A number of distinguished American creatives are the children of Lithuanian immigrants, who grew up speaking Lithuanian at home: most notably Golden Globe-winning actor Charles Bronson, Oscar nominee Laurence Harvey and Jerry Siegel, the co-creator of Superman. A great number of others have Lithuanian ancestry, including musicians Leonard Cohen, Bob Dylan, Pink, AC/DC drummer Phil Rudd and Anthony Kiedis, the lead singer of the Red Hot Chilli Peppers; actors Sean Penn, John C Reilly, William Shatner, Jason Sudeikis and Don Rickles; and film directors George Romero and Robert Zemeckis. Over in the UK, both Brian Epstein, the manager of the Beatles, and Billy McNeill, the captain of the Lisbon Lions, were half-Lithuanian. 


What do recent TV series ‘Chernobyl’, ‘Catherine the Great’, ‘Stranger Things’ and ‘War and Peace’ have in common? They were all entirely, or partially, filmed in Lithuania. Production companies are drawn by the close proximity of stunning architecture and landscapes, as well as the authorities’ assistance in lending them whole city districts if need be. Vilnius Old Town in recent years has twice been transformed into Russia – of the 18th century for Catherine the Great and of the 19th century for War and Peace! The latest visitors were Netflix, to shoot season four of ‘Stranger Things’, which was partly filmed at the capital’s Tsarist-era Lukiškės prison. It is fitting that a country with a cinematic past as rich as Lithuania’s has hosted so many renowned stars, but few of them can compete with Donatas Banionis, the lead actor in Andrei Tarkovsky’s ‘Solaris’, a regular in most critics’ top 100 films of all time lists. 


Photo: D.Matvejev

As the 2019 winner of the best female singer at the International Opera Awards, Asmik Grigorian is truly a global star, although there are some who might dispute her being her country’s best operatic soloist. Both fellow soprano Violeta Urmana, 20 years her senior, and base-baritone  Kostas Smoriginas have strong claims! Other distinguished Lithunian names in the world of classical music today include Žibuoklė Martinaitytė, Osvaldas Balakauskas and Giedrė Šlekytė (composers), and Lukas Geniušas, Julian Rachlin and David Geringas (musicians), while Jascha Heifetz, who died in 1987, is generally recognised as being one of the best violinists of all time. Continuing in the arts, other contemporary names worth mentioning are Stasys Eidrigevičius, Vilmantas Marcinkevičius,  Deimantas Narkevičius and Žilvinas Kempinas (artists), Oskaras Koršunovas (stage director), Antanas Sutkus (photographer), Tomas Venclova and Algis Mickūnas (writers) and Vladimir Tarasov and Silvana Imam (contemporary musicians). Finally, as this supplement is marking 100 years of diplomatic relations with Denmark, we must mention the painter Vilmantas Marcinkevicius. On the occasion of Prince Henrik’s 80th birthday in 2014 he had the honour of painting the Prince Consort. He is celebrated as one of their own in the Jutland city of Viborg, where the bishop is one of his biggest fans!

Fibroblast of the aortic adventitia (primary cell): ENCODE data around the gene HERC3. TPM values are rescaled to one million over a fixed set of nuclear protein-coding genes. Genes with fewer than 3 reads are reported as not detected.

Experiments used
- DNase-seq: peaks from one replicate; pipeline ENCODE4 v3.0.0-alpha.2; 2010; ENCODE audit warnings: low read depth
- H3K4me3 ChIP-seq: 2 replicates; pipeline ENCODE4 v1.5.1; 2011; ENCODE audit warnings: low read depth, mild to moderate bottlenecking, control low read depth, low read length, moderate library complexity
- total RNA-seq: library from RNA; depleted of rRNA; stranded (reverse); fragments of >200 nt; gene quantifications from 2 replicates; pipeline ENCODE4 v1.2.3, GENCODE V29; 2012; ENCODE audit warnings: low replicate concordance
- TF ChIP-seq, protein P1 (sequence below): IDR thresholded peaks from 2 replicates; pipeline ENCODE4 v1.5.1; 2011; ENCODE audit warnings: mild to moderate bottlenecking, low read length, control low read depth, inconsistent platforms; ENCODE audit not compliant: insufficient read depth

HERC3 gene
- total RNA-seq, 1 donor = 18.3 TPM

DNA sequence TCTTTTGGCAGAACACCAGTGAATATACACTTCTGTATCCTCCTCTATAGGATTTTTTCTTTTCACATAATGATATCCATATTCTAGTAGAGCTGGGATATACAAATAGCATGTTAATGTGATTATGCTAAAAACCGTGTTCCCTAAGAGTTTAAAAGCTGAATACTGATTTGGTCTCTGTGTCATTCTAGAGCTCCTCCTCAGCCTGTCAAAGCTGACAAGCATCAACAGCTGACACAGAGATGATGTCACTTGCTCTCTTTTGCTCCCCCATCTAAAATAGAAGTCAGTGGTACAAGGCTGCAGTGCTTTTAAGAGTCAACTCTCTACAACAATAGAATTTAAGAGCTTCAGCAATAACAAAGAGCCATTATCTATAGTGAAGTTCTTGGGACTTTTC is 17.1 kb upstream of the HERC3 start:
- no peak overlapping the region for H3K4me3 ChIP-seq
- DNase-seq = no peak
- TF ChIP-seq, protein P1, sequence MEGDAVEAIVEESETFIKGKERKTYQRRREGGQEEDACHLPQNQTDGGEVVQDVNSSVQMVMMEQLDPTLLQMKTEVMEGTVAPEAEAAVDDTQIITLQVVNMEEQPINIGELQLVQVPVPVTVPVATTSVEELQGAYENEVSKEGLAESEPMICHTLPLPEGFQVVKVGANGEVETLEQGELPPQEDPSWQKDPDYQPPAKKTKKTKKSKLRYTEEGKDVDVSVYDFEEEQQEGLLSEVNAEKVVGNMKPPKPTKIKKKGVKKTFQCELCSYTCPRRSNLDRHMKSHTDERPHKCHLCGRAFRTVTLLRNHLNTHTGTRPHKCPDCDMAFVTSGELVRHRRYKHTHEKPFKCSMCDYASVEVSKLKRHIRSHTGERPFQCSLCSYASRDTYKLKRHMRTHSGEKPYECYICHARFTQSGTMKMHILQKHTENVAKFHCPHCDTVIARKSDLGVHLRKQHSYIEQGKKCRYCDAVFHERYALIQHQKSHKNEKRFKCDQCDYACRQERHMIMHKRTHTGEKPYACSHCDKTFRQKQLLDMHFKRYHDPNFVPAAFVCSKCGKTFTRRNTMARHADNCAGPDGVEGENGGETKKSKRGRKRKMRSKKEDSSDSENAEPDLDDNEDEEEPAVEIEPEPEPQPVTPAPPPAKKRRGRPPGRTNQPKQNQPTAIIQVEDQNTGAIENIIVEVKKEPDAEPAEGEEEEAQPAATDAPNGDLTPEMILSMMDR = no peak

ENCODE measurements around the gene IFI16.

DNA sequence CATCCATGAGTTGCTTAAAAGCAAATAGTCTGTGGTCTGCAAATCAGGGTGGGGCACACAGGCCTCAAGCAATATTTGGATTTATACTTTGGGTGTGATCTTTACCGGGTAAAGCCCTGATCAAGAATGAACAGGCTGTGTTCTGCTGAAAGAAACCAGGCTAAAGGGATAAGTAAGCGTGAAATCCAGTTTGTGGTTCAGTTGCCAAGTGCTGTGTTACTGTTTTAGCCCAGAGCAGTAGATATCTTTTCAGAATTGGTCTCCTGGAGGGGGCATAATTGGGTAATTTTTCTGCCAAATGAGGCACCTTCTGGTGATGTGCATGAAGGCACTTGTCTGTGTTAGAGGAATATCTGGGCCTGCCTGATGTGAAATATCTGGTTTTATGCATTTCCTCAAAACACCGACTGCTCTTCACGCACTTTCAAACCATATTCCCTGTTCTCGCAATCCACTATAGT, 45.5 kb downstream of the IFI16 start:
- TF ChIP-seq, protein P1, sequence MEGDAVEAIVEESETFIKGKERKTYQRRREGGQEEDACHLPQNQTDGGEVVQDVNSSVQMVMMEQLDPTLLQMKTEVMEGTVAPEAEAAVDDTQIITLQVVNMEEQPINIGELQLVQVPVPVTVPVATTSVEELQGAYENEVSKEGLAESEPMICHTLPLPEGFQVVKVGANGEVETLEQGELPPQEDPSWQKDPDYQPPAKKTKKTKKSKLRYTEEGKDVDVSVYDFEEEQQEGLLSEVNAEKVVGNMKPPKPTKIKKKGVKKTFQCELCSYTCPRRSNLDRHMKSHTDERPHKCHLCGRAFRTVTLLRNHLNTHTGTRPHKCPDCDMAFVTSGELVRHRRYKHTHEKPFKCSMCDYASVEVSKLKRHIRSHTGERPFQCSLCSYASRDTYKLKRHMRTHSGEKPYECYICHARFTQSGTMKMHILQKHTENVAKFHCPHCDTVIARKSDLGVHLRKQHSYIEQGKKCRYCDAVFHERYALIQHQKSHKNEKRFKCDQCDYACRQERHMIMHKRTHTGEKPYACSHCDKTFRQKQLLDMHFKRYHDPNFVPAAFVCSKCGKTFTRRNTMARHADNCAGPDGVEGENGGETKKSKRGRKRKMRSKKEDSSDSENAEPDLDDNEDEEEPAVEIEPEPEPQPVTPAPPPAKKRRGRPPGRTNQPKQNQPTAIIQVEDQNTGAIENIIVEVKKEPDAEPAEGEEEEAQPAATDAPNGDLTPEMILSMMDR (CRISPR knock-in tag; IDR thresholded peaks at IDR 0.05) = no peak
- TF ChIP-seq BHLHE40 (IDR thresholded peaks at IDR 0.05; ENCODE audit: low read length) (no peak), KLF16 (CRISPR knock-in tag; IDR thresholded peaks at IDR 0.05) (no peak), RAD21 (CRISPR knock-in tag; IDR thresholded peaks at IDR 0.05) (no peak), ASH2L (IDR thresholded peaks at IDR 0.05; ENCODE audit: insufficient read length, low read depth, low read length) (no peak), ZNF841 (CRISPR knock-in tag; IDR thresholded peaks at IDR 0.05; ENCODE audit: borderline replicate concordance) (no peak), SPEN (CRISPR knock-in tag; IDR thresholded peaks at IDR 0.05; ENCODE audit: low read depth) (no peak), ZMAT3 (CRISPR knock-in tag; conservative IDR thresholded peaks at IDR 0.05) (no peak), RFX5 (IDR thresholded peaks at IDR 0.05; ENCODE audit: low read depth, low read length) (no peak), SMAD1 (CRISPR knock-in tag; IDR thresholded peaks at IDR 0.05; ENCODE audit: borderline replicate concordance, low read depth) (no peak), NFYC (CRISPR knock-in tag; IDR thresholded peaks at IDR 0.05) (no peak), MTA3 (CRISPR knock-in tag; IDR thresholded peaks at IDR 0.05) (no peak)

Photo: Jurga Urbonaitė

Unlike Latvia and Estonia, who won back-to-back Eurovisions in the early 2000s, Lithuania has never won the continent’s premier song contest. However, they were responsible for one of the contest’s most memorable songs. LT United finished in sixth place in 2006 – Lithuania’s best result to date – with the song ‘We Are the Winners’, a wonderfully subversive number that grabbed a maximum 12 from Ireland and 10 points from the UK. Sample lines included “We are the winners of Eurovision; We are, we are! we are, we are!” and “Vote, vote, vote, vote, vote for the winners”. Did you know that The Roop may very well have won the 2020 edition had it gone ahead. Not only were they the bookmakers’ favourites with ‘On Fire’ , but the song won several simulated contests online. The Roop will represent Lithuania in 2021, but with another song: ‘Discotheque’.